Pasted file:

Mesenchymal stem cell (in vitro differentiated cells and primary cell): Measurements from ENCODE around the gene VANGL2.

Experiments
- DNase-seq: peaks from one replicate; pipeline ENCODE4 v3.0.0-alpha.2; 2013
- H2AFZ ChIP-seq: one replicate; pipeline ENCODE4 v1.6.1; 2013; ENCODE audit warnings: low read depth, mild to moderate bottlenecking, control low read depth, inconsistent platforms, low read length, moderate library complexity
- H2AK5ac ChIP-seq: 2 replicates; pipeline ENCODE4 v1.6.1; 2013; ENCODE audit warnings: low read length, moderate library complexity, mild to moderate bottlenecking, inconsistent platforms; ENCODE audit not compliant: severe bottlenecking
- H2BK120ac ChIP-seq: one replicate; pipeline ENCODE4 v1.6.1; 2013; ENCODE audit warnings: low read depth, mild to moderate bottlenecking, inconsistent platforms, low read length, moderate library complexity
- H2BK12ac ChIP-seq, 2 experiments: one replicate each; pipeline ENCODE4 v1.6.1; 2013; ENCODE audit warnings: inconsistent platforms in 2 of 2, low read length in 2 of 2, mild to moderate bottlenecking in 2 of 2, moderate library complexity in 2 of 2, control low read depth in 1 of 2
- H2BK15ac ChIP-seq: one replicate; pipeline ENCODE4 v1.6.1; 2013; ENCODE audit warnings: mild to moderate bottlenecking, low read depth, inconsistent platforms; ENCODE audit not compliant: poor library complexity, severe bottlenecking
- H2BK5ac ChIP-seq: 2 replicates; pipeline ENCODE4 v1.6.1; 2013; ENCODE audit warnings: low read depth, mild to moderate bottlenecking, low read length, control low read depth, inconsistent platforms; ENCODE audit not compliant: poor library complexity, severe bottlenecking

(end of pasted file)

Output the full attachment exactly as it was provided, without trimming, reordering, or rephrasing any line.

Mesenchymal stem cell (in vitro differentiated cells and primary cell): Measurements from ENCODE around the gene VANGL2.

Experiments
- DNase-seq: peaks from one replicate; pipeline ENCODE4 v3.0.0-alpha.2; 2013
- H2AFZ ChIP-seq: one replicate; pipeline ENCODE4 v1.6.1; 2013; ENCODE audit warnings: low read depth, mild to moderate bottlenecking, control low read depth, inconsistent platforms, low read length, moderate library complexity
- H2AK5ac ChIP-seq: 2 replicates; pipeline ENCODE4 v1.6.1; 2013; ENCODE audit warnings: low read length, moderate library complexity, mild to moderate bottlenecking, inconsistent platforms; ENCODE audit not compliant: severe bottlenecking
- H2BK120ac ChIP-seq: one replicate; pipeline ENCODE4 v1.6.1; 2013; ENCODE audit warnings: low read depth, mild to moderate bottlenecking, inconsistent platforms, low read length, moderate library complexity
- H2BK12ac ChIP-seq, 2 experiments: one replicate each; pipeline ENCODE4 v1.6.1; 2013; ENCODE audit warnings: inconsistent platforms in 2 of 2, low read length in 2 of 2, mild to moderate bottlenecking in 2 of 2, moderate library complexity in 2 of 2, control low read depth in 1 of 2
- H2BK15ac ChIP-seq: one replicate; pipeline ENCODE4 v1.6.1; 2013; ENCODE audit warnings: mild to moderate bottlenecking, low read depth, inconsistent platforms; ENCODE audit not compliant: poor library complexity, severe bottlenecking
- H2BK5ac ChIP-seq: 2 replicates; pipeline ENCODE4 v1.6.1; 2013; ENCODE audit warnings: low read depth, mild to moderate bottlenecking, low read length, control low read depth, inconsistent platforms; ENCODE audit not compliant: poor library complexity, severe bottlenecking